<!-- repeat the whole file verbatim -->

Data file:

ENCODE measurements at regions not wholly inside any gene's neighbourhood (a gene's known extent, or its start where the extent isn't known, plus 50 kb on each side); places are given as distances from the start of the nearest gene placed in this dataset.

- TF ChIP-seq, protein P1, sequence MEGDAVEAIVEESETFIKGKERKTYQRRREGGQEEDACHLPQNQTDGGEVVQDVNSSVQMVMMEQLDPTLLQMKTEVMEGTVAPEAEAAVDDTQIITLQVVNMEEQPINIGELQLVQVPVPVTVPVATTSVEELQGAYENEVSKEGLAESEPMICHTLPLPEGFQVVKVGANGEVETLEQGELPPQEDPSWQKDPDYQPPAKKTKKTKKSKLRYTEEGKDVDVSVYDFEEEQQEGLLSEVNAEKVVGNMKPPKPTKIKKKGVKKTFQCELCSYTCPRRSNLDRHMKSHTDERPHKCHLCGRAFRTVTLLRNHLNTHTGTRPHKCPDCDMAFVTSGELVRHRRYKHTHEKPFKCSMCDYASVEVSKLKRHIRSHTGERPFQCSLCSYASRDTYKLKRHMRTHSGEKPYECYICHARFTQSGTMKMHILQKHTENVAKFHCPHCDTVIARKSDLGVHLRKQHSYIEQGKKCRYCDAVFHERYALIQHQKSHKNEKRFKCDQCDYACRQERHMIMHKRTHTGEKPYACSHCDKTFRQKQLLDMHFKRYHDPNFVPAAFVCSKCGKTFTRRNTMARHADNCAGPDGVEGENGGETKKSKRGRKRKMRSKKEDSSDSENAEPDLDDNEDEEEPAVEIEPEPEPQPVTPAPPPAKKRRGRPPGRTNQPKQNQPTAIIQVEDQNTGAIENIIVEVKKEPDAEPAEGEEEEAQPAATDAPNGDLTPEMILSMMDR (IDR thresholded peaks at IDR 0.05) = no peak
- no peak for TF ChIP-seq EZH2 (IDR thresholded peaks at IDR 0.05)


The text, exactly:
ENCODE measurements at regions not wholly inside any gene's neighbourhood (a gene's known extent, or its start where the extent isn't known, plus 50 kb on each side); places are given as distances from the start of the nearest gene placed in this dataset.

- TF ChIP-seq, protein P1, sequence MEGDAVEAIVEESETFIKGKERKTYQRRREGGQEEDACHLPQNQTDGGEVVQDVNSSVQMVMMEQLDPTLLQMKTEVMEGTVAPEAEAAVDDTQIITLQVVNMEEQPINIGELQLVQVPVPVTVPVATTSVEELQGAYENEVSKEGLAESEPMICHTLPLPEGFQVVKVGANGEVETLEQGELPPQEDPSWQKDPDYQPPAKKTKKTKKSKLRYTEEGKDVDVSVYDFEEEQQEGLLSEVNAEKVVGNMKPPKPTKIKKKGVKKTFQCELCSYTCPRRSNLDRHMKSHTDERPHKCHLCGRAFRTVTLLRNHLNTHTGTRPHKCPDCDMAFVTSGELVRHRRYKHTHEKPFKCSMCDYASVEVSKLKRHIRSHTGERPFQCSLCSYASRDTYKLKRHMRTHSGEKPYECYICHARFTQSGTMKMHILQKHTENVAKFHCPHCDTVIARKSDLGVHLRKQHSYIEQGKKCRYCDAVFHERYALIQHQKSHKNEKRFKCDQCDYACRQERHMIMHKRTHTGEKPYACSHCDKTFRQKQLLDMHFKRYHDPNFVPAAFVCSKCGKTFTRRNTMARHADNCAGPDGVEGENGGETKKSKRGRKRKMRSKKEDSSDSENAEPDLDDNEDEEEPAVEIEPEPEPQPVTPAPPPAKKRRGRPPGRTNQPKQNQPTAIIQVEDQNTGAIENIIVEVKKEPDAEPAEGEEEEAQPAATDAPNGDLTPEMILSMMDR (IDR thresholded peaks at IDR 0.05) = no peak
- no peak for TF ChIP-seq EZH2 (IDR thresholded peaks at IDR 0.05)